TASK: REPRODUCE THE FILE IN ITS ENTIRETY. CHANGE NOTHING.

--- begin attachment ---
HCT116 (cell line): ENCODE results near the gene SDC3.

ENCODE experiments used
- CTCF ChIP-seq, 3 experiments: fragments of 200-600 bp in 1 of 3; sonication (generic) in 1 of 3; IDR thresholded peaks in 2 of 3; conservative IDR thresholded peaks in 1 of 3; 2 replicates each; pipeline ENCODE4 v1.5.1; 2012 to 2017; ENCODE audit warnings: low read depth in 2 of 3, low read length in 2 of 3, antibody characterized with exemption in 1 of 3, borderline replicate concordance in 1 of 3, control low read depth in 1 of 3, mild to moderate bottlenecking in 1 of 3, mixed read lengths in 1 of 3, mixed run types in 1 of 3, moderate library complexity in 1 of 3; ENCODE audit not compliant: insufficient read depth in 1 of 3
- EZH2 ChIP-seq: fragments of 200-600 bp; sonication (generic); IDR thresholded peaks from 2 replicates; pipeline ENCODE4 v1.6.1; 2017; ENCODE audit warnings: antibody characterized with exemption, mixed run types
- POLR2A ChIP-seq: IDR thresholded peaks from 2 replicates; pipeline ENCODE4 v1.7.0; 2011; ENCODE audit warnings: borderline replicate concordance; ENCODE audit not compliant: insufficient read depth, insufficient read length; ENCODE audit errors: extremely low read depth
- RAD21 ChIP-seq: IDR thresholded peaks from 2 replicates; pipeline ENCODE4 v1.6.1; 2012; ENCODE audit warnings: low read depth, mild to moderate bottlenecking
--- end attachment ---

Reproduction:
HCT116 (cell line): ENCODE results near the gene SDC3.

ENCODE experiments used
- CTCF ChIP-seq, 3 experiments: fragments of 200-600 bp in 1 of 3; sonication (generic) in 1 of 3; IDR thresholded peaks in 2 of 3; conservative IDR thresholded peaks in 1 of 3; 2 replicates each; pipeline ENCODE4 v1.5.1; 2012 to 2017; ENCODE audit warnings: low read depth in 2 of 3, low read length in 2 of 3, antibody characterized with exemption in 1 of 3, borderline replicate concordance in 1 of 3, control low read depth in 1 of 3, mild to moderate bottlenecking in 1 of 3, mixed read lengths in 1 of 3, mixed run types in 1 of 3, moderate library complexity in 1 of 3; ENCODE audit not compliant: insufficient read depth in 1 of 3
- EZH2 ChIP-seq: fragments of 200-600 bp; sonication (generic); IDR thresholded peaks from 2 replicates; pipeline ENCODE4 v1.6.1; 2017; ENCODE audit warnings: antibody characterized with exemption, mixed run types
- POLR2A ChIP-seq: IDR thresholded peaks from 2 replicates; pipeline ENCODE4 v1.7.0; 2011; ENCODE audit warnings: borderline replicate concordance; ENCODE audit not compliant: insufficient read depth, insufficient read length; ENCODE audit errors: extremely low read depth
- RAD21 ChIP-seq: IDR thresholded peaks from 2 replicates; pipeline ENCODE4 v1.6.1; 2012; ENCODE audit warnings: low read depth, mild to moderate bottlenecking